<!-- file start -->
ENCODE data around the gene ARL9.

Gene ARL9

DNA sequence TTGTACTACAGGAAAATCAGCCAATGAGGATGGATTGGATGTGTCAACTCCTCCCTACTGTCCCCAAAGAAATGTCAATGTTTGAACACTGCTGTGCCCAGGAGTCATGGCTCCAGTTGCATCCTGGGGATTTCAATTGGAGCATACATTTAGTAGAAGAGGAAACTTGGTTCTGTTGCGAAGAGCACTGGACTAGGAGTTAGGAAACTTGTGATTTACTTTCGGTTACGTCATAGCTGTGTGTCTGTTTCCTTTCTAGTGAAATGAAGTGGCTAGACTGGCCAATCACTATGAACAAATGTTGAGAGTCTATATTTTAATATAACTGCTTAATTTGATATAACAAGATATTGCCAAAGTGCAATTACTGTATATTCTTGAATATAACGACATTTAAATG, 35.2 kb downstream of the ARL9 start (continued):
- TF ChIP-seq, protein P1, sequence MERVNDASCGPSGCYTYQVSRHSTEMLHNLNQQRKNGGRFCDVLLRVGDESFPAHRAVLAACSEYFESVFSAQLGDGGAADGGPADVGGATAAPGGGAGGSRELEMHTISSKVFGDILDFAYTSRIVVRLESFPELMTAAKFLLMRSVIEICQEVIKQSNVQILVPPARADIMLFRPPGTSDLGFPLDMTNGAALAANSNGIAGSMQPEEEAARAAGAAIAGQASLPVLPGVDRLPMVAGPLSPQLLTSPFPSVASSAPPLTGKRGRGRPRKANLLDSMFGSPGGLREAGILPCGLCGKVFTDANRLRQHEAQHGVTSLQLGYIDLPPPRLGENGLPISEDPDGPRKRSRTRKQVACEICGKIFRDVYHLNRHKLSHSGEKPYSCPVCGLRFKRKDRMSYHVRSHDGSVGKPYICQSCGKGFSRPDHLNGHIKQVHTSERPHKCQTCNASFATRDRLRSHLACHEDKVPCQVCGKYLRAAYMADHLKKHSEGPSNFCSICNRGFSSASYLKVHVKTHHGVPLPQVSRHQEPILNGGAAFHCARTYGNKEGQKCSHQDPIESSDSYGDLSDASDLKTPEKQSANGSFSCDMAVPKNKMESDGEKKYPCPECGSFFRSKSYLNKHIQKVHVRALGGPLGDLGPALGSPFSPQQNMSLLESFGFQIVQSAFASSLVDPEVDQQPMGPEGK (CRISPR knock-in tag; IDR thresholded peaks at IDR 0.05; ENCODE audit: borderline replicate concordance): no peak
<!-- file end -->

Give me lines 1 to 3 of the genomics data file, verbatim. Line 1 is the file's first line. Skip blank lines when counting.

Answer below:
ENCODE data around the gene ARL9.

Gene ARL9

DNA sequence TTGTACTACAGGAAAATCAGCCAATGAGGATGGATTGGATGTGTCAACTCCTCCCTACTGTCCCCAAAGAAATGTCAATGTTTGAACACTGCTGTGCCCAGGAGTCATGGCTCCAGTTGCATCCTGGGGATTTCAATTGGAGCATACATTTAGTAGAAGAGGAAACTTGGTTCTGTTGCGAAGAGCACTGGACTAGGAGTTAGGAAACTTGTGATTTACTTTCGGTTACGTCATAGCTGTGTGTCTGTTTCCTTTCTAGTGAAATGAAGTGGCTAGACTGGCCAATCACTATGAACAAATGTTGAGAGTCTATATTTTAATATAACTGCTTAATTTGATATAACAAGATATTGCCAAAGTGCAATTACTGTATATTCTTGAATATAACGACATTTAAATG, 35.2 kb downstream of the ARL9 start (continued):